The selloff in the markets the last few days has financial pundits and analysts drawing comparisons between the current market environment and what was going on in the summer of 2011 when the S&P 500 plummeted following Standard & Poor’s downgrade of US government debt, which happened to coincide with renewed crisis in Europe, which threatened to spread to the global economy.
Let’s examine 2011. In late July, the S&P 500 had doubled off the Great Recession lows of March 2009. However, the economy was still relatively weak, and many were wondering whether the economy and the stock market could continue to advance without extraordinary stimulus from the Federal Reserve’s quantitative easing (QE) program, which had ended earlier in the year. At its low point that August, the S&P 500 had dropped about 16.5% from its July high. The contagion risk from Europe seemed to have spilled over into the US economy as the jobs report for that August indicated that a net zero jobs had been created. There were many articles talking about the possibilities of a double-dip recession.
Fast-forward to August 2015, and the market is once again in a panic because of a meltdown abroad, this time in China. The S&P 500 has fallen from its all-time high of 2,134 in May to a low of 1,867, for a drawdown of about 12.5%. By just about every metric, the fear is very real and palpable. The volatility index (VIX) has spiked, sentiment has plummeted, and there were signs on Monday the 24th (the selling climax) that investors were selling whatever they could for whatever prices they could get. For example, Home Depot (HD), – a company that ended its presence in China in 2012, – opened the day at $110, bottomed out at $92, and closed at $115. Home Depot had been one of the better performers in the Dow in 2015, and the action in its stock seems indicative of funds liquidating on margin calls.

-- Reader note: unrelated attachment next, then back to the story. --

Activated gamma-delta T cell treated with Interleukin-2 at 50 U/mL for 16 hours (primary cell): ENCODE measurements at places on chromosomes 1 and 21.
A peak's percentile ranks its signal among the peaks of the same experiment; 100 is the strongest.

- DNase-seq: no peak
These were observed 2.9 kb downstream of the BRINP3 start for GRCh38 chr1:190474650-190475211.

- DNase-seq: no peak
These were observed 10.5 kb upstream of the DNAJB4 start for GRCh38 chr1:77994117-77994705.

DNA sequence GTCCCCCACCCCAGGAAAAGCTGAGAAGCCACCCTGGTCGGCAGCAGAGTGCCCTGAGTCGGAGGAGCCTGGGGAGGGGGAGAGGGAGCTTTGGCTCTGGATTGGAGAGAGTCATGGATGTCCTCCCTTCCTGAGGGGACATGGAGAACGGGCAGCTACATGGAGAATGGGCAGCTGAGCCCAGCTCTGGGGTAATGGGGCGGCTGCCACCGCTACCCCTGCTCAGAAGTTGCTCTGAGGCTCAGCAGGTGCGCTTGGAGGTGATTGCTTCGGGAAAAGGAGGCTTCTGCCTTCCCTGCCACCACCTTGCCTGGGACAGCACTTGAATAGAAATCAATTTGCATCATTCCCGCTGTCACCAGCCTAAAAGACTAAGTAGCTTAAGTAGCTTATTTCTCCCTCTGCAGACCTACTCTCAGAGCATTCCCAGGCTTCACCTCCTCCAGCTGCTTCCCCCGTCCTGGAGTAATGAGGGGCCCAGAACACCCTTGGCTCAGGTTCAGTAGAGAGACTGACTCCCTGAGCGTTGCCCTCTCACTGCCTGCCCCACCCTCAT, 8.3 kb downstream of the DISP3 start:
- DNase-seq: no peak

Economically speaking, it seems beyond dispute that the US economy is much stronger than it was in 2011. Take for example unemployment, which has dropped significantly since 2011:
Then there’s the ISM Non-Manufacturing Index, which soared last month:
Finally, there’s the Truck Tonnage index, which, as Scott Grannis has pointed out, historically has a high correlation with the stock market. The reason for that is that it represents real activity within the economy. As Ed Yardeni wrote earlier this week, this index is approaching the all-time highs it hit in January, confirming the strong ISM report, and showing renewed economic strength. You can see in the chart below how closely the Truck Tonnage and the S&P 500 track each other:
In summary, August 2011 and August 2015 have had similar market selloffs, but the US economy is clearly stronger, and should survive this latest bout of global drama.